Power or progress: What terrorist group leaders really want

Thumbnail Image
Date
2020-01-01
Authors
Fuller, Samantha
Major Professor
Advisor
Mark Nieman
Committee Member
Journal Title
Journal ISSN
Volume Title
Publisher
Altmetrics
Authors
Research Projects
Organizational Units
Organizational Unit
Political Science
The Department of Political Science has been a separate department in the College of Liberal Arts and Sciences (formerly the College of Sciences and Humanities) since 1969 and offers an undergraduate degree (B.A.) in political science, a graduate degree (M.A.) in political science, a joint J.D./M.A. degree with Drake University, an interdisciplinary degree in cyber security, and a graduate Certificate of Public Management (CPM). In addition, it provides an array of service courses for students in other majors and other colleges to satisfy general education requirements in the area of the social sciences.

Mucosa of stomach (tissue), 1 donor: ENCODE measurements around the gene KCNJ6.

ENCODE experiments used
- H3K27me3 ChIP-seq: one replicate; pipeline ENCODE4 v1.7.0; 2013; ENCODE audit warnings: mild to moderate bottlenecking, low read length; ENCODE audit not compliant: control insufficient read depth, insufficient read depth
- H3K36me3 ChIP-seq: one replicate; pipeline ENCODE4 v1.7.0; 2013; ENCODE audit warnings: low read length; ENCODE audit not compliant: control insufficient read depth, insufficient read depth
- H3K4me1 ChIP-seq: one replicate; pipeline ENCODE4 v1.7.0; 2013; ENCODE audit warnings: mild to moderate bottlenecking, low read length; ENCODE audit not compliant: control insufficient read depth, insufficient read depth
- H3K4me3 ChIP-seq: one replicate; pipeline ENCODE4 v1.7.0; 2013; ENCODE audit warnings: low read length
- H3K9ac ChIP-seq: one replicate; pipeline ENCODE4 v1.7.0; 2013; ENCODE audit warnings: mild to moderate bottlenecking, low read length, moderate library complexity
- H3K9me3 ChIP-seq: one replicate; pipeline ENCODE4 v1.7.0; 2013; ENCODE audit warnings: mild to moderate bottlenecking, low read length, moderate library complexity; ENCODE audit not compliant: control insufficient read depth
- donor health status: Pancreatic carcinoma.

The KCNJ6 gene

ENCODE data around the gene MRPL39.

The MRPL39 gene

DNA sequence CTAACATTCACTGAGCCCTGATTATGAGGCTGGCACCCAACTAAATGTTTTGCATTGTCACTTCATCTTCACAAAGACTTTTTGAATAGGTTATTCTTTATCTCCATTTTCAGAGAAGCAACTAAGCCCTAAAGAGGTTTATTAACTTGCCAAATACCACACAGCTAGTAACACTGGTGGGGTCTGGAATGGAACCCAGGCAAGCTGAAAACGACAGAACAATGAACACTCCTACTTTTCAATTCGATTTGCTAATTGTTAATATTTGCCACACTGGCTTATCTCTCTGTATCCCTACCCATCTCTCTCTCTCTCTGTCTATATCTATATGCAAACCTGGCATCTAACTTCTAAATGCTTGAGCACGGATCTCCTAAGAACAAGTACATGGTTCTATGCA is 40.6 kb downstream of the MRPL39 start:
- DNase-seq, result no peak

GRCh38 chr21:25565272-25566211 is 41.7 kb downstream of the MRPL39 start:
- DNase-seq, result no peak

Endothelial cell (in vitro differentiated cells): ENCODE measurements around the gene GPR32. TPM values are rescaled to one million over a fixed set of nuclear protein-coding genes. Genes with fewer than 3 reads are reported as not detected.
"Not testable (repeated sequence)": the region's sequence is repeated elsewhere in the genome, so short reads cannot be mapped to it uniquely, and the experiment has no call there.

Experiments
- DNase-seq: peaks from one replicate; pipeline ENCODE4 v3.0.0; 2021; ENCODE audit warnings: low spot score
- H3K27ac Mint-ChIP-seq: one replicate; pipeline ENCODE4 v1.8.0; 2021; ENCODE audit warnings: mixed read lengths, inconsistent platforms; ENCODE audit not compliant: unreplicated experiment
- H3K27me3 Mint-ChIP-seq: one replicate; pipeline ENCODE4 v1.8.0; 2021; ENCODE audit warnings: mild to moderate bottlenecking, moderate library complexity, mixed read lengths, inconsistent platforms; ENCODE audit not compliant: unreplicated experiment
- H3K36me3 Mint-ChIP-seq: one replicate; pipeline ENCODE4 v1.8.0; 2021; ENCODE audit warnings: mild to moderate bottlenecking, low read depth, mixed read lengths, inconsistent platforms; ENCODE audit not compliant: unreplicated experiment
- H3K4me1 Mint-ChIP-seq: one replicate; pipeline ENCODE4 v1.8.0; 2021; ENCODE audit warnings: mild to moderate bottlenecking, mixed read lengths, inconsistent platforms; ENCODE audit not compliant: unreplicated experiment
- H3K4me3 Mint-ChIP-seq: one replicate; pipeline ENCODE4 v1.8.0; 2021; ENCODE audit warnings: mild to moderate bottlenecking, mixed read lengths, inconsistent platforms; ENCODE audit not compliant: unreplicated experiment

Journal Issue
Is Version Of
Versions
Series
Department
Abstract

This paper examines how the different goals of terrorist group leaders affect their decision making calculus. This study uses a formal model and shows that terrorist group leaders who are more concerned with gaining concessions from the government are likely to use lower levels of violence. The empirical analysis echoes the results of the formal model and provides evidence for the external validity of the model. Taken together these results suggest that some of the variation in terrorist group lethality is due to variation in the terrorist group leaders' goals.

Comments
Description
Keywords
Citation
Source
Copyright
Fri May 01 00:00:00 UTC 2020